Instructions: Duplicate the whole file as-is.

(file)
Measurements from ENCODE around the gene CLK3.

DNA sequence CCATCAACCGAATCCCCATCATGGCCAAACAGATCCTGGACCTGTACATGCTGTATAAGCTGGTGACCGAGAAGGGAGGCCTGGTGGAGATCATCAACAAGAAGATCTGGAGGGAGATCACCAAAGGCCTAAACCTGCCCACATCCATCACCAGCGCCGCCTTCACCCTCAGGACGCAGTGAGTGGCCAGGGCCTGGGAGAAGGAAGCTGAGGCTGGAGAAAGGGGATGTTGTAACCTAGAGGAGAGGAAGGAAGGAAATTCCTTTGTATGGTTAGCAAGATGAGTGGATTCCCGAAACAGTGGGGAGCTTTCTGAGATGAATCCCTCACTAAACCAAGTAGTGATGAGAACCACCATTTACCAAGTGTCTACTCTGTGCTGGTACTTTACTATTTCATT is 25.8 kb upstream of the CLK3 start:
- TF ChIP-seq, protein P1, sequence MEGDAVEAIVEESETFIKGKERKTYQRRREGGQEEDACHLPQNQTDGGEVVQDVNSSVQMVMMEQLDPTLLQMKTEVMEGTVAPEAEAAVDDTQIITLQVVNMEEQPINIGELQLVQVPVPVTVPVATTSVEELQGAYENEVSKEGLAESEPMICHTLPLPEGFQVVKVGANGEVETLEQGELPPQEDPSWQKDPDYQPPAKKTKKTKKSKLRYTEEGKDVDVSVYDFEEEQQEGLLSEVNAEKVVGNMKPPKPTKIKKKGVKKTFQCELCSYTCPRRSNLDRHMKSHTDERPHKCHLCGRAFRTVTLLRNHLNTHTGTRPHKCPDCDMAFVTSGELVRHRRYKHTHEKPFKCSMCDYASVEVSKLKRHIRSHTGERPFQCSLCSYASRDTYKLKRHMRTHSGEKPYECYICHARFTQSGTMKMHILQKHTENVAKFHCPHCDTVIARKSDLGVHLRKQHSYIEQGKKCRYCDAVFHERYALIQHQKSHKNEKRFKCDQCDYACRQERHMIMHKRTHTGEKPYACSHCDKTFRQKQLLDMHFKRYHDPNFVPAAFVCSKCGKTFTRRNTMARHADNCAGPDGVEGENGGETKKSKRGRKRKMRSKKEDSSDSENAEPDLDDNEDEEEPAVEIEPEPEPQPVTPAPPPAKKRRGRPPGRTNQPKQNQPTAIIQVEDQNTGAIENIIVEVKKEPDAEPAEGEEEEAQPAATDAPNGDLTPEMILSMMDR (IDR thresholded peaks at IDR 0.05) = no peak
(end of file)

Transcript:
Measurements from ENCODE around the gene CLK3.

DNA sequence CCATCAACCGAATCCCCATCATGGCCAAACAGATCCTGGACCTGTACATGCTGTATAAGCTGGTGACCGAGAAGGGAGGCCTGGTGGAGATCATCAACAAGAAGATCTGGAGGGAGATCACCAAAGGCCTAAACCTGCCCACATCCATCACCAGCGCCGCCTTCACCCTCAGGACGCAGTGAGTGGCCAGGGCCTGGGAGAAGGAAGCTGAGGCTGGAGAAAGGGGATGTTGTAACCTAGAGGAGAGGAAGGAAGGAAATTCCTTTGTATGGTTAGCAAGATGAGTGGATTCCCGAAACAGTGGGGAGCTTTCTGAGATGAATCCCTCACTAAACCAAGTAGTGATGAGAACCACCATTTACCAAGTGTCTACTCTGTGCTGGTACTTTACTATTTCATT is 25.8 kb upstream of the CLK3 start:
- TF ChIP-seq, protein P1, sequence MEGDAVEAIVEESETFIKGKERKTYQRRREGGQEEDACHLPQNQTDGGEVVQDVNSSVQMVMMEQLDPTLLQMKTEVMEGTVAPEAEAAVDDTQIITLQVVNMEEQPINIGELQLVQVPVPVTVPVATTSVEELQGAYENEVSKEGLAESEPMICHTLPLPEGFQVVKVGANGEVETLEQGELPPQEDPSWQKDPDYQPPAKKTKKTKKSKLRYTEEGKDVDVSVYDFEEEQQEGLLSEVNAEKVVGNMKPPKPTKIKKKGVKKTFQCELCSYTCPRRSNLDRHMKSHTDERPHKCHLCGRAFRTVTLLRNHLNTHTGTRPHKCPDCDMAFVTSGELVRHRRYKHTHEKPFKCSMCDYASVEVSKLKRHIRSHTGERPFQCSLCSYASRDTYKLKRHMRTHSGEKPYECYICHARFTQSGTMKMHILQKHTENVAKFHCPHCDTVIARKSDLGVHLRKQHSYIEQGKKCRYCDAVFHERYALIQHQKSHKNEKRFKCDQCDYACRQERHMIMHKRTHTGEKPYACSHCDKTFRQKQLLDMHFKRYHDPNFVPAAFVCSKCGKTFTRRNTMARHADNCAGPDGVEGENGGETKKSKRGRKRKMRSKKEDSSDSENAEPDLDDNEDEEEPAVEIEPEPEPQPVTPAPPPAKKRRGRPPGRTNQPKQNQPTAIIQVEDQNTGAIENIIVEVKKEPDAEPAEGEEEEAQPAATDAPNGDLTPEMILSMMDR (IDR thresholded peaks at IDR 0.05) = no peak